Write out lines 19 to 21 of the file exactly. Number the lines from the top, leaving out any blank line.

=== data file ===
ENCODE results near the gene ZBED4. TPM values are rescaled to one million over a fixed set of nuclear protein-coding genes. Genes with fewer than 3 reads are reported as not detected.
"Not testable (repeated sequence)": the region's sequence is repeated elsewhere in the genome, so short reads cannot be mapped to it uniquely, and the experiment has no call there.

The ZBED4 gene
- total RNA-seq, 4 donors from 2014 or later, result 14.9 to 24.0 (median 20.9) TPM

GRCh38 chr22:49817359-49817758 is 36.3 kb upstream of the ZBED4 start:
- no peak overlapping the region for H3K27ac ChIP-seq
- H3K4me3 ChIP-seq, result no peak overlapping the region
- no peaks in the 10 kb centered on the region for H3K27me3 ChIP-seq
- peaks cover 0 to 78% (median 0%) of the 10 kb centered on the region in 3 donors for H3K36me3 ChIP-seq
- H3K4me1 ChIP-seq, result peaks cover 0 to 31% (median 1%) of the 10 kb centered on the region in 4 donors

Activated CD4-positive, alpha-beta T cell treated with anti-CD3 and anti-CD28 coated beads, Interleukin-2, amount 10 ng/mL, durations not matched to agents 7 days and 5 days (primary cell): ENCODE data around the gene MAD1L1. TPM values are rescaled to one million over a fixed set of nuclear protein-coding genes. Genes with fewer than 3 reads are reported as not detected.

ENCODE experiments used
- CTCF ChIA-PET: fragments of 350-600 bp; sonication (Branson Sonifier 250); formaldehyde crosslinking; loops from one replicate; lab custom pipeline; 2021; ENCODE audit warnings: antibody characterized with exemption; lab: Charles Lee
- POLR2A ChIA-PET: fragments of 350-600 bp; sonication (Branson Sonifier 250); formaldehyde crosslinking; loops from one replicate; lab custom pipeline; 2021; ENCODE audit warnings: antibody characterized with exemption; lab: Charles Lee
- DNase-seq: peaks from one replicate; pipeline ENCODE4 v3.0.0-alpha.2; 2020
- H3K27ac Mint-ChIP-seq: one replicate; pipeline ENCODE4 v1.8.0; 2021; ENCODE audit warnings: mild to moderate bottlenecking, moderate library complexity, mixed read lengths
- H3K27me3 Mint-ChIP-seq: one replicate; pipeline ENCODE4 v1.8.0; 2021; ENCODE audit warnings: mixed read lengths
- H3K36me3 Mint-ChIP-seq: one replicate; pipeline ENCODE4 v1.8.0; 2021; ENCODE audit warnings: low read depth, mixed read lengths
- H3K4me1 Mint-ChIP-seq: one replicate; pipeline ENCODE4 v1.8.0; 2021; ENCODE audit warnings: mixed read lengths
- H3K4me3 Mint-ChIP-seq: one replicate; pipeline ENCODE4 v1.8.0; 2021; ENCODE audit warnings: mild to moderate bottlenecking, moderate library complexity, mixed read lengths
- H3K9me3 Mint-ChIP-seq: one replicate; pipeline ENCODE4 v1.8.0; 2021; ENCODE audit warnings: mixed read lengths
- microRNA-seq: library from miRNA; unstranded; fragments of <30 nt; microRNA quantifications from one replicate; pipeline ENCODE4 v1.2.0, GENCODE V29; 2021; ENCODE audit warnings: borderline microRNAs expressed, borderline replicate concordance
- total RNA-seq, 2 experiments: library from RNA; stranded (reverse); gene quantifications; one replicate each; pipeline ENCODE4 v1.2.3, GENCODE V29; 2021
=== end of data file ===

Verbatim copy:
- H3K4me1 Mint-ChIP-seq: one replicate; pipeline ENCODE4 v1.8.0; 2021; ENCODE audit warnings: mixed read lengths
- H3K4me3 Mint-ChIP-seq: one replicate; pipeline ENCODE4 v1.8.0; 2021; ENCODE audit warnings: mild to moderate bottlenecking, moderate library complexity, mixed read lengths
- H3K9me3 Mint-ChIP-seq: one replicate; pipeline ENCODE4 v1.8.0; 2021; ENCODE audit warnings: mixed read lengths